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Catholic Church in India mourns death of Hindu pilgrims

The Catholic Church leaders also prayed for those injured and expressed hope “that they may be healed quickly”

The Catholic Bishops’ Conference of India (CBCI) has expressed its condolences with the families of Hindu pilgrims who died after flash floods hit one of their camps in the Indian-administered Kashmir last week.

“The CBCI mourns the loss of lives of the devotees and prays for their families left behind,” read a media statement released by Cardinal Oswalg Gracias, president of the conference.

The Catholic Church leaders also prayed for those injured and expressed hope “that they may be healed quickly.”



The bishops thanked all those who helped in the rescue operations and expressed hope that good weather will prevail and the devotees will get a chance to offer prayers and return home safely.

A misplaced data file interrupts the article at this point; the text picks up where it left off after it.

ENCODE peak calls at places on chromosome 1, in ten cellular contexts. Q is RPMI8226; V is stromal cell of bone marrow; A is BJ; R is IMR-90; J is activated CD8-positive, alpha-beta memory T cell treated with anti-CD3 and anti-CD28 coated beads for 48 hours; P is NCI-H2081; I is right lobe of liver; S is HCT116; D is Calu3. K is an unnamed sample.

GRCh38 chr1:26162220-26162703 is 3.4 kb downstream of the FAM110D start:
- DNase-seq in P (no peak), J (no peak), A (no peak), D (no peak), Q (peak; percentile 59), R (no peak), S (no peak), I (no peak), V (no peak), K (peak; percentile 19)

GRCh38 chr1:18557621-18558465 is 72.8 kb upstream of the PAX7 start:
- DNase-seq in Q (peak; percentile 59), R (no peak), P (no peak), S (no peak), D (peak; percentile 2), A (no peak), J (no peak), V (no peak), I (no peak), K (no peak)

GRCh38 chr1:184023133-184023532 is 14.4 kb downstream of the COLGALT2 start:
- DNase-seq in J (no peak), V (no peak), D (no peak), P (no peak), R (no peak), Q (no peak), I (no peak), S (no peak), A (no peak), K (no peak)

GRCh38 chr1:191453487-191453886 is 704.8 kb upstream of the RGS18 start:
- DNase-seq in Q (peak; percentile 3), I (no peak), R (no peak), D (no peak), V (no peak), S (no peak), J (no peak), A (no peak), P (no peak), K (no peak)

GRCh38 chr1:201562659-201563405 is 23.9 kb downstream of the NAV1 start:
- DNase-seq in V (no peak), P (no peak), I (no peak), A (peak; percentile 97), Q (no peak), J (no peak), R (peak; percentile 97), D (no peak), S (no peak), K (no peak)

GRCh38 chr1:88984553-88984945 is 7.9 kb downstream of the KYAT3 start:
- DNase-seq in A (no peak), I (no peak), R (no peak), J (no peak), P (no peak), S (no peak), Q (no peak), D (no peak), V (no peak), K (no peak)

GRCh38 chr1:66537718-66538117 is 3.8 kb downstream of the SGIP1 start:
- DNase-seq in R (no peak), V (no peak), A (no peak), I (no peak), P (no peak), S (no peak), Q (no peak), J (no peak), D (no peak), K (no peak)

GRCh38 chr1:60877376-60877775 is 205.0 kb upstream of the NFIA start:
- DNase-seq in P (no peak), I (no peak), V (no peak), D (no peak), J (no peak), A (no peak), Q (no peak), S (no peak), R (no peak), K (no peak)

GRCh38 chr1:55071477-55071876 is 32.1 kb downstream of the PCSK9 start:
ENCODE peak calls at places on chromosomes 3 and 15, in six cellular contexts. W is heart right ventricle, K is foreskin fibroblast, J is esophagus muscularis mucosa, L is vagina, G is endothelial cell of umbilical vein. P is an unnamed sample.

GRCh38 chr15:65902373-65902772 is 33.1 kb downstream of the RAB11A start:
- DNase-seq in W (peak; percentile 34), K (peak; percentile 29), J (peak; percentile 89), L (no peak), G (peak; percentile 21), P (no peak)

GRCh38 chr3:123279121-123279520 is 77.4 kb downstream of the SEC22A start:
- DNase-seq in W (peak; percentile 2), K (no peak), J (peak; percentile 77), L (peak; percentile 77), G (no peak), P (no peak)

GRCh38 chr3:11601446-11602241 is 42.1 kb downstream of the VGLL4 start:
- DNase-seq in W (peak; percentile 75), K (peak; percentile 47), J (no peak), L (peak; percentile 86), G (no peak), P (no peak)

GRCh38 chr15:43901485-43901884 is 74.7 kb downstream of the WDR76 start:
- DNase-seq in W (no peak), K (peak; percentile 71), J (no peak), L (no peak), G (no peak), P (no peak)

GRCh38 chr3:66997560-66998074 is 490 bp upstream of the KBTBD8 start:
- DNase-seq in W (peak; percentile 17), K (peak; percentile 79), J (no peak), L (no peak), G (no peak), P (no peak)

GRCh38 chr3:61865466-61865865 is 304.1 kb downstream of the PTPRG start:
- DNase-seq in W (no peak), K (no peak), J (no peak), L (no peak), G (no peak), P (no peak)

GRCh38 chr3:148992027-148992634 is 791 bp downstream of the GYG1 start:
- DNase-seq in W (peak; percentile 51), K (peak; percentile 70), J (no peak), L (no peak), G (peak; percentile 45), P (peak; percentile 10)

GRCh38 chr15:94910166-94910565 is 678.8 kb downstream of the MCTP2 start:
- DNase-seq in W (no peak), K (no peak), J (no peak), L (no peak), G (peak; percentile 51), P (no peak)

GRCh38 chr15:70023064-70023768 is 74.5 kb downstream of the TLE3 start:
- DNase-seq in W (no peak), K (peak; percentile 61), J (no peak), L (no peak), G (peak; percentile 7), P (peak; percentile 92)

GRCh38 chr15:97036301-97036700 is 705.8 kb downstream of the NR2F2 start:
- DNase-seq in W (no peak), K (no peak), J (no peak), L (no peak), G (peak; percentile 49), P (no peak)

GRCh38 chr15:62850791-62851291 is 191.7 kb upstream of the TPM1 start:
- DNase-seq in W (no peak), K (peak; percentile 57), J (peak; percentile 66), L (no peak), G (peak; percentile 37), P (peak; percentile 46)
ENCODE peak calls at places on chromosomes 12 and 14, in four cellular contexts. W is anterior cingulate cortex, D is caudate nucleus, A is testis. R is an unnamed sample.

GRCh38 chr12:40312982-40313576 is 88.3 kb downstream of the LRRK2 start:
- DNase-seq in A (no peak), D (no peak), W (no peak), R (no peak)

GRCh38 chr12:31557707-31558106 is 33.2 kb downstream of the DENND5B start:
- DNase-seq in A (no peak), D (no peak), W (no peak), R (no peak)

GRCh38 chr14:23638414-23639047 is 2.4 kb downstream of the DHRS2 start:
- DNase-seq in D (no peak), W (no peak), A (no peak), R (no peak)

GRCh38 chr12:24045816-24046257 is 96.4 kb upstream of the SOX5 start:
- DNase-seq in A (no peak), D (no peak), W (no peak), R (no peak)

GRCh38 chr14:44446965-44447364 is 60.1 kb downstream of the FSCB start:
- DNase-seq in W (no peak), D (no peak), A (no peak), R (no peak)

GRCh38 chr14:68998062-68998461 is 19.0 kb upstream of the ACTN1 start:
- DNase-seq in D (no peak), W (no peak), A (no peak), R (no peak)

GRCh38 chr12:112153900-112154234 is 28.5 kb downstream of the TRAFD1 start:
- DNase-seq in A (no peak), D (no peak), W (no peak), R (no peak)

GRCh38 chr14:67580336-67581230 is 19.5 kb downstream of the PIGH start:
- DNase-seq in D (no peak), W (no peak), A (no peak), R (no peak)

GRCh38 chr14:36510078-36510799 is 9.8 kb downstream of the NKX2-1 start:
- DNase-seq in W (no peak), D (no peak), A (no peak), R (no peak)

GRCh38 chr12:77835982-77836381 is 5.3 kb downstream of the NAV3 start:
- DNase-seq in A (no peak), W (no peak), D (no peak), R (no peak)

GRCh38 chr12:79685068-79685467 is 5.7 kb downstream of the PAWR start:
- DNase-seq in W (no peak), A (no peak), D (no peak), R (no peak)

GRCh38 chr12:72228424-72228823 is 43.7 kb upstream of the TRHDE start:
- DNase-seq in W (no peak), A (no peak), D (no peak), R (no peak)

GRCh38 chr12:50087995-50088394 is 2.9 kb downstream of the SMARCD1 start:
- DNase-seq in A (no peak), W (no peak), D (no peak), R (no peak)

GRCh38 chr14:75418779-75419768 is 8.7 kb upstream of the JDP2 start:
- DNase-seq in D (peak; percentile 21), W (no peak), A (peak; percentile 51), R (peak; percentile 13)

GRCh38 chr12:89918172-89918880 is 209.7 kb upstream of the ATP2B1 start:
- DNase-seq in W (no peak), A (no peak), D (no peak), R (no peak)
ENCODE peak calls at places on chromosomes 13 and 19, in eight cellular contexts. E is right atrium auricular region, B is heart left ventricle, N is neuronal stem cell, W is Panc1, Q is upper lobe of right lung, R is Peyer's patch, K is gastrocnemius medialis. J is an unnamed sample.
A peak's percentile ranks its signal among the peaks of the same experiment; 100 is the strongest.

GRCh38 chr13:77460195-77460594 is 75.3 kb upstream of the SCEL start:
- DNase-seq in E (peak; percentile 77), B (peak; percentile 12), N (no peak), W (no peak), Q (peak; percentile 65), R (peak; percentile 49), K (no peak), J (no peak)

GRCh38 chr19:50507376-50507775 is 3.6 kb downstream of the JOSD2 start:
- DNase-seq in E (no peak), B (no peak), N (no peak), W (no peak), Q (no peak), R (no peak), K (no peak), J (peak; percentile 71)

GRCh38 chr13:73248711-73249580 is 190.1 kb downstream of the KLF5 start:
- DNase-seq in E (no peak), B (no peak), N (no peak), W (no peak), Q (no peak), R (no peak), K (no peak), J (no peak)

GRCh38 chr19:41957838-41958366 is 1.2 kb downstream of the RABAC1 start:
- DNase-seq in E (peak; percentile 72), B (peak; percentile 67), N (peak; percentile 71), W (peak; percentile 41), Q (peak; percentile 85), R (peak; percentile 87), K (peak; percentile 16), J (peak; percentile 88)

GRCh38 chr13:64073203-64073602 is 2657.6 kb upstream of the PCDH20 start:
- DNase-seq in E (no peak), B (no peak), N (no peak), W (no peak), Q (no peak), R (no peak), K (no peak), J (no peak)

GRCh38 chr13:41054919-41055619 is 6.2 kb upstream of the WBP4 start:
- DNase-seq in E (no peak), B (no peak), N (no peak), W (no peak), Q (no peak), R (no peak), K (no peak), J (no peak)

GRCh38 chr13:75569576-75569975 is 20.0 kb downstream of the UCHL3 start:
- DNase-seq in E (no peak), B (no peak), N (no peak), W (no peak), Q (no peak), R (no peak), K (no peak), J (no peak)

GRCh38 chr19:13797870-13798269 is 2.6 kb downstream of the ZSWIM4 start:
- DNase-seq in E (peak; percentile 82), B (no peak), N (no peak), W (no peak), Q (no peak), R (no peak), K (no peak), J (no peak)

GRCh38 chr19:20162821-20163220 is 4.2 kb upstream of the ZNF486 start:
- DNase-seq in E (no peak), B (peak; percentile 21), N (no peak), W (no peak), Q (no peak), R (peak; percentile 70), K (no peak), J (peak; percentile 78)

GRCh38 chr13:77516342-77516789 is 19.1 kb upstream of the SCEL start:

The Amarnath shrine sits at 3,900 meters (12,800 feet) altitude and is dedicated to Shiva, the Hindu god of destruction, with an ice formation in the cave believed to be an incarnation of the deity.

On Friday, a sudden cloudburst triggered flash floods that swept away hundreds of tents and three large community kitchens that serve the pilgrims free food.

Authorities in the restive territory have confirmed several deaths and people missing.

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Hundreds of thousands of Hindu devotees undertake the arduous journey for the annual pilgrimage, which was not held for two years because of the coronavirus pandemic.

Accompanied by a huge security operation involving tens of thousands of soldiers and police, New Delhi hopes the religious event reinforces its claim on the disputed Muslim-majority territory, which is divided between India and Pakistan and claimed in full by both.

Rebel groups fighting Indian rule of Kashmir have said in the past that the pilgrimage is not their target, but have threatened to act if the event is used to achieve Hindu domination of the territory.

In 2017, a pilgrim bus was attacked by suspected rebels, leaving 11 dead.

But weather has proved to be a more regular challenge along the treacherous routes to the cave shrine.

Nearly 250 pilgrims died in 1996 when they were suddenly caught up in snow storms that hit the area. – with reports from Matters India and AFP

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